Psychological Maltreatment Definitions:

Psychological maltreatment is repeated or extreme caretaker behavior that disrupts the child's basic psychological needs (e.g.socialization, emotional support, respect, etc.) and convey that the child is worthless, unloved, unwanted, endangered, etc.

Spurning: both verbal and nonverbal acts in which a caregiver rejects or degrades a child

  • Belittling

  • Degrading

  • Hostile or rejecting treatment

  • Shaming

  • Ridiculing

  • Humiliating, especially in public

Exploiting/Corrupting: caregiver encourages the child  to adapt inappropriate attitudes and behaviors

  • Encouraging, allowing, or modeling antisocial behavior (e.g. prostitution, pornography modeling, criminal activities, etc.)

  • Interfering with or undermining important relationships for the child (e.g. restricting the child from communication with other parent)

  • Coercing submission from the child by excessive over-involvement, intrusiveness, or dominance, allowing little/no support for child's feelings and wishes

  • Medical child abuse

Terrorizing: threats from the caregiver or behavior that is likely to physically hurt, kill, or abandon, or put the child or the child's loved ones/objects in frightening situations

  • Exposing the child to frightening situations

  • threatening to abandon (or actually abandoning) the child

  • Setting rigid, unrealistic expectations

  • Threatening or perpetrating violent acts (e.g. domestic violence)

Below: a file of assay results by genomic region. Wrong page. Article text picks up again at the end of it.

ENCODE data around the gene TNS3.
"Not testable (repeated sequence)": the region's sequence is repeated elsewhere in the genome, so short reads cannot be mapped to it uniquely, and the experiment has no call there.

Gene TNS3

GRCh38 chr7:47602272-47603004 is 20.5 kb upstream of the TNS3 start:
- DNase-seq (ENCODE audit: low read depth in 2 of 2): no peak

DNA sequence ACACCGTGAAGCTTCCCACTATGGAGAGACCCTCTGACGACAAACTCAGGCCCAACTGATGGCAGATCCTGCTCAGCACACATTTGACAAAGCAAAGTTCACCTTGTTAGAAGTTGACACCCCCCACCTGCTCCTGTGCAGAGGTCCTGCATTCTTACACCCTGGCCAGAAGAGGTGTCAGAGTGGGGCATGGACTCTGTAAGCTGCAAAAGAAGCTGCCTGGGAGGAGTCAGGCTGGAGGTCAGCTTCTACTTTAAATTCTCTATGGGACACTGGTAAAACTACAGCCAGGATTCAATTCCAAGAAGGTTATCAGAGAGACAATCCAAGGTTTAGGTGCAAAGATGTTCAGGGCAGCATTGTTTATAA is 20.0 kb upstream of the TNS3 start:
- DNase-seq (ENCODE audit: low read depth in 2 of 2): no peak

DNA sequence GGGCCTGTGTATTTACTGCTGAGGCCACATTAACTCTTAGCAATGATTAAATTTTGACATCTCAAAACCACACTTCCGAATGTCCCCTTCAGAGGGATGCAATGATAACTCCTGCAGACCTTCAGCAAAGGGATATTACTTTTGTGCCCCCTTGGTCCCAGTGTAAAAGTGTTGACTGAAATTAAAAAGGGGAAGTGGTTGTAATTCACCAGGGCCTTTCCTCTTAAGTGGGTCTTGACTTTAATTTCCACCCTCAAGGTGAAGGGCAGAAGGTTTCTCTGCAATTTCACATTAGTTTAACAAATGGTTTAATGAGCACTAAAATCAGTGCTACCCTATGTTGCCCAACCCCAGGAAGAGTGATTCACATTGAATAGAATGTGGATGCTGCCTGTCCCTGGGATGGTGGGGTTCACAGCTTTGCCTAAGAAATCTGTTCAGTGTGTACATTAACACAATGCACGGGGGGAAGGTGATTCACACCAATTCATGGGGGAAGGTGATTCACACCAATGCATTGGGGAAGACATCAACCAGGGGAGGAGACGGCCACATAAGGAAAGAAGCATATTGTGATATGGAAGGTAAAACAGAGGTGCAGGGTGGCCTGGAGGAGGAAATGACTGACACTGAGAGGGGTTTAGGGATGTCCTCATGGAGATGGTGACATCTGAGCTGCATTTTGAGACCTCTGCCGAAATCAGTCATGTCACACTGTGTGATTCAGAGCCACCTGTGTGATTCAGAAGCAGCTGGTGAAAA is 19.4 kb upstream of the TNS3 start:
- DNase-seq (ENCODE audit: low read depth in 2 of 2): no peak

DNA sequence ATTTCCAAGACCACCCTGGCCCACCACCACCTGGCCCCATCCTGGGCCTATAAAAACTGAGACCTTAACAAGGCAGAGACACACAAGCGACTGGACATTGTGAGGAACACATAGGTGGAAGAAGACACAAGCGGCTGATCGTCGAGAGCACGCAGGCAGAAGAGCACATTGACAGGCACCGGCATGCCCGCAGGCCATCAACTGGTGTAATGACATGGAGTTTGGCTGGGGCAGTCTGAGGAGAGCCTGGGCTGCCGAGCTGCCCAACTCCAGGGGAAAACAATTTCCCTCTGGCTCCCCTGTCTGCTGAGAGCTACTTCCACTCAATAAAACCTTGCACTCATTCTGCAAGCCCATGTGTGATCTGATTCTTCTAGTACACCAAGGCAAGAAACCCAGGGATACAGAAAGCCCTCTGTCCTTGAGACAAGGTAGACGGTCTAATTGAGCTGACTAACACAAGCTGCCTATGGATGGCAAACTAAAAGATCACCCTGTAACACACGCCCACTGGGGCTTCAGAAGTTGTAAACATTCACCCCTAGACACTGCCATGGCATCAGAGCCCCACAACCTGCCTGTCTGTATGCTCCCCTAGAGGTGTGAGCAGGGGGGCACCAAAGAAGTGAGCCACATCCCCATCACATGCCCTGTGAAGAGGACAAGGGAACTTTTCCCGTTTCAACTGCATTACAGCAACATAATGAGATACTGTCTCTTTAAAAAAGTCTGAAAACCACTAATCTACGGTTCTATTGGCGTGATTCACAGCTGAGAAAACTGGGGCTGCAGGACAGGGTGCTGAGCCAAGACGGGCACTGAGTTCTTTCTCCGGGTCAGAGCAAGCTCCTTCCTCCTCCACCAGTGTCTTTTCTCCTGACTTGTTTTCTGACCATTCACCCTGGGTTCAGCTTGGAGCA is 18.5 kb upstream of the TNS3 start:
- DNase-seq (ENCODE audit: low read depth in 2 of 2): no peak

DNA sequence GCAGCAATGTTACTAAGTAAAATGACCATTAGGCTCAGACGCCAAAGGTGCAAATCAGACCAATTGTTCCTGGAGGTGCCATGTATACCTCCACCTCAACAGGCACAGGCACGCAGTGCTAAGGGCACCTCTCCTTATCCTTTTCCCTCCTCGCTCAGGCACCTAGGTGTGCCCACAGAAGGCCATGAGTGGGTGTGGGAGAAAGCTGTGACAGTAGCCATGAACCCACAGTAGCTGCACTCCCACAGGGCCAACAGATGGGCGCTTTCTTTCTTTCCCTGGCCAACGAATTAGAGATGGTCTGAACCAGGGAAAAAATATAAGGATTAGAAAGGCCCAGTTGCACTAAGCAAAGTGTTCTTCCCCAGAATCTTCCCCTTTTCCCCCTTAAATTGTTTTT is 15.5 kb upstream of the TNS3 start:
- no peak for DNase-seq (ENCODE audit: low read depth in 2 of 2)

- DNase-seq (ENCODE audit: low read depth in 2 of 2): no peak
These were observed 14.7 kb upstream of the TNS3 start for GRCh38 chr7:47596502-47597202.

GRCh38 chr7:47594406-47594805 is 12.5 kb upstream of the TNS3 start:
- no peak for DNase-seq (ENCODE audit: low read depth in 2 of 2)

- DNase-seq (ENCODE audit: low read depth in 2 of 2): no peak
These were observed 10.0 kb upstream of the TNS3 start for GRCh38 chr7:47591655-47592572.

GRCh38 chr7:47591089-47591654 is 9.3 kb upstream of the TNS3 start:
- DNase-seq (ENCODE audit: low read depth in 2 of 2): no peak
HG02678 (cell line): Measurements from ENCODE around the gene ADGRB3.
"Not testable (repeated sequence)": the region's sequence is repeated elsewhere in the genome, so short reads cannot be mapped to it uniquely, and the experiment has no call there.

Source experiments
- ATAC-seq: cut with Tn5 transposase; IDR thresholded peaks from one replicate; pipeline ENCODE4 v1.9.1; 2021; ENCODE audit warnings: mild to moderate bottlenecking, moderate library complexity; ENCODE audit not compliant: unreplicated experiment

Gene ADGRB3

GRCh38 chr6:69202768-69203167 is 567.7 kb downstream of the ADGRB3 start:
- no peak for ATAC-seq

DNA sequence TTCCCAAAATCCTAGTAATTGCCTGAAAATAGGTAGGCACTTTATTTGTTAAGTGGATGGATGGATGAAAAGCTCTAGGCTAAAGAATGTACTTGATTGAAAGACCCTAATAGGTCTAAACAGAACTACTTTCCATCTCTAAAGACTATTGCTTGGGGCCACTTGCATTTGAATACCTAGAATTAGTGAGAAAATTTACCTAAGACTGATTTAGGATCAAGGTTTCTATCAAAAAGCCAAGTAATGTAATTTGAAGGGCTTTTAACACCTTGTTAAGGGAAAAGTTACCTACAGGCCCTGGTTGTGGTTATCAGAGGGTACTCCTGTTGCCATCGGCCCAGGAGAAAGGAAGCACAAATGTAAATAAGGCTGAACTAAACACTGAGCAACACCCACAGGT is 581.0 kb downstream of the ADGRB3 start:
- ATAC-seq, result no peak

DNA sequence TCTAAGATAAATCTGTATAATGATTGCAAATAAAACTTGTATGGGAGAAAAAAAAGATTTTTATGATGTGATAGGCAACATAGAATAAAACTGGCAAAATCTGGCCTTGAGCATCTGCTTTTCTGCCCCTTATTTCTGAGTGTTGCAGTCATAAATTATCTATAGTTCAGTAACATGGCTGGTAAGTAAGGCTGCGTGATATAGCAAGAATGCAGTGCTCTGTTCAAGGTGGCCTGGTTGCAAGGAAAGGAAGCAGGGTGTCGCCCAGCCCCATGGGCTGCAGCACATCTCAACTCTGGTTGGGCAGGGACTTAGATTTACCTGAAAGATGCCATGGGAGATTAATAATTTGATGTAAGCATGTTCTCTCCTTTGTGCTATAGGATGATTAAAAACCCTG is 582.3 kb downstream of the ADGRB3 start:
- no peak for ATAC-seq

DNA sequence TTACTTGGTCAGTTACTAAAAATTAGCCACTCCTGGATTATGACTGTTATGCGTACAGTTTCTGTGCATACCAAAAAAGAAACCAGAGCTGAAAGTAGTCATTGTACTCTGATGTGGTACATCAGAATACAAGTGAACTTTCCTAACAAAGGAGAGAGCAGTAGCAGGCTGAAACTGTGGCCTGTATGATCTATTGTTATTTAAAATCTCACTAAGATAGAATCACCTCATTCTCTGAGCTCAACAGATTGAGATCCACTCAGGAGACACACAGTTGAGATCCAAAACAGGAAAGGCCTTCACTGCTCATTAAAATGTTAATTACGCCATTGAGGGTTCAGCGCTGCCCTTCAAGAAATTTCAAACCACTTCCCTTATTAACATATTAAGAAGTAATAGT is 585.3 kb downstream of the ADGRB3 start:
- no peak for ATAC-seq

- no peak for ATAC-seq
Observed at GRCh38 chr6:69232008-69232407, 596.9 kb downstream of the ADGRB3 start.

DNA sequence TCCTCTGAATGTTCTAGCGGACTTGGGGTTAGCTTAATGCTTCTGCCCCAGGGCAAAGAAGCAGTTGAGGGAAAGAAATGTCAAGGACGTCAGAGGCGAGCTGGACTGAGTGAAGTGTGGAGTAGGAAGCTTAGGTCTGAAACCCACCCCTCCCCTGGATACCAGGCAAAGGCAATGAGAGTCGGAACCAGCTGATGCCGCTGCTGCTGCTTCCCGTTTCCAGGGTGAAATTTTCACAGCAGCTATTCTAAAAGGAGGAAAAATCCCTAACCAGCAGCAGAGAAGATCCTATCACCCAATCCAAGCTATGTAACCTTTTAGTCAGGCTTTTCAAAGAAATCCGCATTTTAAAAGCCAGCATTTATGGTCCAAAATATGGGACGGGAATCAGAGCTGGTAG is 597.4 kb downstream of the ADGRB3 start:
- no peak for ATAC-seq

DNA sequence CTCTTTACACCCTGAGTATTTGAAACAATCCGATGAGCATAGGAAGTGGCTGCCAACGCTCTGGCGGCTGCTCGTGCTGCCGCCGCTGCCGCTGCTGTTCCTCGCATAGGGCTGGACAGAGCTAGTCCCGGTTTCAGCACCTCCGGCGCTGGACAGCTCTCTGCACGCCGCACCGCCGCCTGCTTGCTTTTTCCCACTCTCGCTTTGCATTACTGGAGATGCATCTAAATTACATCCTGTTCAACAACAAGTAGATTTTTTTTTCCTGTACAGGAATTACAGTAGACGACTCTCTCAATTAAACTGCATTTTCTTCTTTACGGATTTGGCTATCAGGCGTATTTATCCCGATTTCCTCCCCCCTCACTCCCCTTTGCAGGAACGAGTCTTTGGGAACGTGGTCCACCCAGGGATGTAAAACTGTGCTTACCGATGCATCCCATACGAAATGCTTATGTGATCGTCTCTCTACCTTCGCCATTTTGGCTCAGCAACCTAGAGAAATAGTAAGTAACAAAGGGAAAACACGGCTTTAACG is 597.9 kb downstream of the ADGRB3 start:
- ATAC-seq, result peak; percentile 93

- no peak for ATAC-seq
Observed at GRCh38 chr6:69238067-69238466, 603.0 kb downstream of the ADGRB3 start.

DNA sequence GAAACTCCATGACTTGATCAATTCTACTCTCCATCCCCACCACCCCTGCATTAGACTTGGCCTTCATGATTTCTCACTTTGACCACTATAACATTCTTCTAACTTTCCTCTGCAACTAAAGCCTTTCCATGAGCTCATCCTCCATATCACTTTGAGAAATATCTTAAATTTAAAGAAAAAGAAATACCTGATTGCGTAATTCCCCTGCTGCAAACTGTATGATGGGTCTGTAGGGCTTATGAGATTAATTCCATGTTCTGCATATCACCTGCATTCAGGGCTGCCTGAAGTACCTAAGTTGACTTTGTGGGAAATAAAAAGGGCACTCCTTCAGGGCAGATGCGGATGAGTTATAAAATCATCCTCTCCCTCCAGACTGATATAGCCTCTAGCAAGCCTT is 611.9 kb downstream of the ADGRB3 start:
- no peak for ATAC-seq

• Preventing sleep, relaxation, or rest

Emotional unresponsiveness: caregiver ignores attempts and inherent need from child to interact with them

  • Detached and uninvolved

  • Not showing warth, love, caring, etc.

  • Emotional detachment

Isolating: caregiver does not allow child to meet interaction or communication needs with peers and other adults

  • Confining 

  • Unreasonable limitations on social interactions with friends, family, or adults in the community

Mental health, medical, and educational neglect: caregiver ignores, refuses, or fails to provide treatment for mental health, medical, or educational needs of the child

  • Ignoring, failing, or refusing treatment/services for serious mental health, behavioral, physical, or educations problems for the child

 

This information is taken from the APSAC Handbook on Child Maltreatment (4th edition), Chapter 10 - Psychological Maltreatment of Children by Stuart Hart, Marla Brassard, Amy Baker, and Zoe Chiel. 

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